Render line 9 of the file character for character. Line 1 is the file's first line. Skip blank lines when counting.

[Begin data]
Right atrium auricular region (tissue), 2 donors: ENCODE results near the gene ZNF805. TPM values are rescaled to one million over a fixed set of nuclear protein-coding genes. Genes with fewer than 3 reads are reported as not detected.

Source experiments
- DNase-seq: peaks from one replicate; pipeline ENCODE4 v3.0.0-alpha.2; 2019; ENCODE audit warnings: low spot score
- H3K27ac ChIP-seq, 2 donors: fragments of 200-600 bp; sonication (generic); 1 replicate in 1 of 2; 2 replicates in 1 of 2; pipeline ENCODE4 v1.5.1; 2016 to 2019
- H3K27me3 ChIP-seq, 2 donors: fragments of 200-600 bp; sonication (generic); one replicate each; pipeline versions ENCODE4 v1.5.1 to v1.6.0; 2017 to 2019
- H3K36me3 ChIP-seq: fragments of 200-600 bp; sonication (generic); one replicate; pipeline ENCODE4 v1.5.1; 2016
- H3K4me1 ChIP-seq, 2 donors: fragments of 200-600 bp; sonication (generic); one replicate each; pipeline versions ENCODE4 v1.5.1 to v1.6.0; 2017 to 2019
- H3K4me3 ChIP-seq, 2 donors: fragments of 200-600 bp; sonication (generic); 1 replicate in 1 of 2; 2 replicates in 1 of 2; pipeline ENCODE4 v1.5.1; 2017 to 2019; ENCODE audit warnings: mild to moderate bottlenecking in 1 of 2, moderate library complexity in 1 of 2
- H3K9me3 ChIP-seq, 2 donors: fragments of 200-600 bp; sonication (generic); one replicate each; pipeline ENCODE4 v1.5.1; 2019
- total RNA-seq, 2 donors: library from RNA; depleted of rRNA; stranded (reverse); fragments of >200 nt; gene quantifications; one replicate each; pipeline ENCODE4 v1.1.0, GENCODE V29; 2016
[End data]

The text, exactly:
- H3K9me3 ChIP-seq, 2 donors: fragments of 200-600 bp; sonication (generic); one replicate each; pipeline ENCODE4 v1.5.1; 2019